Claudia Cohen Hall, 402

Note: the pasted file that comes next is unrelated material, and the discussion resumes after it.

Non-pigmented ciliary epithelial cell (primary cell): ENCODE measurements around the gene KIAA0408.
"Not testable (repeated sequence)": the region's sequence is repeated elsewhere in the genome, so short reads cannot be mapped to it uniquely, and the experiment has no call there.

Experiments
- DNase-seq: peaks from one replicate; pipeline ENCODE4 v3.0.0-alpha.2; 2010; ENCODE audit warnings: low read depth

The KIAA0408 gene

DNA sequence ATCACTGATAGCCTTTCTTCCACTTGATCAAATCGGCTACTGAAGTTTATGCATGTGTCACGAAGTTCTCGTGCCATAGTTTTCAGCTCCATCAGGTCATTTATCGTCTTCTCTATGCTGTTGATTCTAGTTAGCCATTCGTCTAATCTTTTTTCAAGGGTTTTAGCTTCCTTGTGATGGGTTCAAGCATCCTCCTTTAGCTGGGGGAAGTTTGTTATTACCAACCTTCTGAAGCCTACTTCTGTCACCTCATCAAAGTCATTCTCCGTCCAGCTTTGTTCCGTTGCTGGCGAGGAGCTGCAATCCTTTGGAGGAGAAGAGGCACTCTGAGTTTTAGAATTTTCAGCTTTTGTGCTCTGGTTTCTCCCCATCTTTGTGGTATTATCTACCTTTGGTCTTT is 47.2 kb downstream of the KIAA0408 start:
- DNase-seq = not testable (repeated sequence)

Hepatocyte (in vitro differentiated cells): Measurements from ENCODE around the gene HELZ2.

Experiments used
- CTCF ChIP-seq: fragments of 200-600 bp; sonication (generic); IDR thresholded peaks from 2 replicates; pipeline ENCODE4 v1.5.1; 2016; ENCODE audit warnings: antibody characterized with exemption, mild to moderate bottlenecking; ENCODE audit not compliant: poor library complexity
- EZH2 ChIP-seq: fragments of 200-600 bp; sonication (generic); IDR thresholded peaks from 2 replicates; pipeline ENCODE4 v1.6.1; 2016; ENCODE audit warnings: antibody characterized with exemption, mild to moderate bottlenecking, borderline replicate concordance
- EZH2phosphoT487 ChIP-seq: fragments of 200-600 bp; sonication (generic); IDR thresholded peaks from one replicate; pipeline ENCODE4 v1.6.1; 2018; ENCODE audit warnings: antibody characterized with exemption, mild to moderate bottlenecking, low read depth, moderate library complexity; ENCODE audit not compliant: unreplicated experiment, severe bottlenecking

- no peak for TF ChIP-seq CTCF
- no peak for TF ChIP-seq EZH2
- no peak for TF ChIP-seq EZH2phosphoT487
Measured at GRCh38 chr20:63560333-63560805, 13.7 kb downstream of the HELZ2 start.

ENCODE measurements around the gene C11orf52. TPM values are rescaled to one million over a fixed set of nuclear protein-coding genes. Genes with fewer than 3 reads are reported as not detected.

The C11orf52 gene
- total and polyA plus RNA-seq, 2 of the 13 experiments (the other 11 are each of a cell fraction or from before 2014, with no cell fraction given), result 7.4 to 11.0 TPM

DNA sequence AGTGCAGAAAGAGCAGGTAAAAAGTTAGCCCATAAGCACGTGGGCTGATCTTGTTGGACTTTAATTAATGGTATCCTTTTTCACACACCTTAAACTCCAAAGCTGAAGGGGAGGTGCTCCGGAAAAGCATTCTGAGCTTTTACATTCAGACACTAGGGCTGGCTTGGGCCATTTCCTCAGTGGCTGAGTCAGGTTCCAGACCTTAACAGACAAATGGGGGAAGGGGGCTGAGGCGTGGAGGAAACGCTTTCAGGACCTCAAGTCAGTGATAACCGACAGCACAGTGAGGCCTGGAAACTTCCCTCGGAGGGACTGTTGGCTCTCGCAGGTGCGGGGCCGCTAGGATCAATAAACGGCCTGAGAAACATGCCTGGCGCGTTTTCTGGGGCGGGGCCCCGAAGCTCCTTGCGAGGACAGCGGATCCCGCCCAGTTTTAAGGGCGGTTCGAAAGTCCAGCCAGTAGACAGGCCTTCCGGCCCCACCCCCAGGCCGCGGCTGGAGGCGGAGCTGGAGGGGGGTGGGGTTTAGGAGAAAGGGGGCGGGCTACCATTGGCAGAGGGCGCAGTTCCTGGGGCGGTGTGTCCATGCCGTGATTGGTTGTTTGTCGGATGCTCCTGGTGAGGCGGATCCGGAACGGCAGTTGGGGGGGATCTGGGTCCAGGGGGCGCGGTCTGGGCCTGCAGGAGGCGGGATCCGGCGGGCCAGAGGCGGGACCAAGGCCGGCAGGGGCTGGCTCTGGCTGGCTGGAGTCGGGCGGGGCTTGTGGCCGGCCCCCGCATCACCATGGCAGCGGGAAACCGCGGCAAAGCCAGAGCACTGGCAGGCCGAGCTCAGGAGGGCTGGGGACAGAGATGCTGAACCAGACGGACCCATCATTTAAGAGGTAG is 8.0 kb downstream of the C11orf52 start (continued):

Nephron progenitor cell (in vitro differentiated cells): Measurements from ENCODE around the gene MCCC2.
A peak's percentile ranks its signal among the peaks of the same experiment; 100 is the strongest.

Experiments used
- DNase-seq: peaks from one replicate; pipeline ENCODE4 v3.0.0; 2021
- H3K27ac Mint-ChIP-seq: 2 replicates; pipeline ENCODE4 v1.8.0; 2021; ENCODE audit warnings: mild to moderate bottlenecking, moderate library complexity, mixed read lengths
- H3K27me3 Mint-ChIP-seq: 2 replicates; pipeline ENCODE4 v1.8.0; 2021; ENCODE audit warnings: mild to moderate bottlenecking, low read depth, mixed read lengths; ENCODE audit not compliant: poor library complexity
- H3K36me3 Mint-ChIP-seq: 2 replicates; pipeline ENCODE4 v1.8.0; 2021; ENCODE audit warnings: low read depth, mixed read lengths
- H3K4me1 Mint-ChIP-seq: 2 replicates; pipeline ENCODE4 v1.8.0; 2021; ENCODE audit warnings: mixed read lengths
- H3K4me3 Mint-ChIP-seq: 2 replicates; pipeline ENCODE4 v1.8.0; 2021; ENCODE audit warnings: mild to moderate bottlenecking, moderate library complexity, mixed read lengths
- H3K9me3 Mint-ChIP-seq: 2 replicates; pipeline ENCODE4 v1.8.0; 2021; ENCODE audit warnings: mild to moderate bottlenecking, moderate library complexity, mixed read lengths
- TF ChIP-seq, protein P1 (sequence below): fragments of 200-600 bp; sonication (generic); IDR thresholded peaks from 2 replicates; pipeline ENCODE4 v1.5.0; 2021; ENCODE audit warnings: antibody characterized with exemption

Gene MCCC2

Many of us have memories that, at least some of the time, we'd rather not have. These memories don't rise to the level of causing trauma or some other disorder, but they are painful nonetheless and can have a profound and pervasive impact on our lives. In particular, we have memories of people whom we have hurt or who have hurt us or both. The people I have in mind are those who stand or stood in some close relation to us -- lovers, mentors, friends, and family members. Sometimes we wish to and sometimes we succeed at no longer having to directly interact with these people, but the trace of the person remains with us in memory. If there existed technology to eliminate the memories of these people, should we do so? We will use Eternal Sunshine of the Spotless Mind (2004) as a backdrop for a conversation on the ethics of neurocognitive enhancement -- in particular, on the ethics of memory blunting. Emerging biotechnologies offer the possibility of memory blunting, and we can see the path toward more sophisticated technologies that allow greater control. What is involved in blunting memories of former lovers, mentors or friends or of family members whom we no longer engage with and whom we may like to forget? Is there something about the nature of humanity that makes all enhancement applications of memory blunting technology ethically problematic? Could we use such technology and still live both admirable and recognizably human lives? Are such concerns examples of hand-wringing from a humanistic ethic whose time has passed?